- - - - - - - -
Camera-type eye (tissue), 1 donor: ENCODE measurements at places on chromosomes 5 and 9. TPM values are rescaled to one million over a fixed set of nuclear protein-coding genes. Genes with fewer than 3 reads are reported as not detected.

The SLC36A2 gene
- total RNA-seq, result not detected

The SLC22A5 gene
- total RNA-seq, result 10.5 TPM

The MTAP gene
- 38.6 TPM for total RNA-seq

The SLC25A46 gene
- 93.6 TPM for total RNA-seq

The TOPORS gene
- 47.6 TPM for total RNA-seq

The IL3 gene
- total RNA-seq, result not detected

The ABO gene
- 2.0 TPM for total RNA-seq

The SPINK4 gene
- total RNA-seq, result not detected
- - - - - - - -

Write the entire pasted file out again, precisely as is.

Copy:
Camera-type eye (tissue), 1 donor: ENCODE measurements at places on chromosomes 5 and 9. TPM values are rescaled to one million over a fixed set of nuclear protein-coding genes. Genes with fewer than 3 reads are reported as not detected.

The SLC36A2 gene
- total RNA-seq, result not detected

The SLC22A5 gene
- total RNA-seq, result 10.5 TPM

The MTAP gene
- 38.6 TPM for total RNA-seq

The SLC25A46 gene
- 93.6 TPM for total RNA-seq

The TOPORS gene
- 47.6 TPM for total RNA-seq

The IL3 gene
- total RNA-seq, result not detected

The ABO gene
- 2.0 TPM for total RNA-seq

The SPINK4 gene
- total RNA-seq, result not detected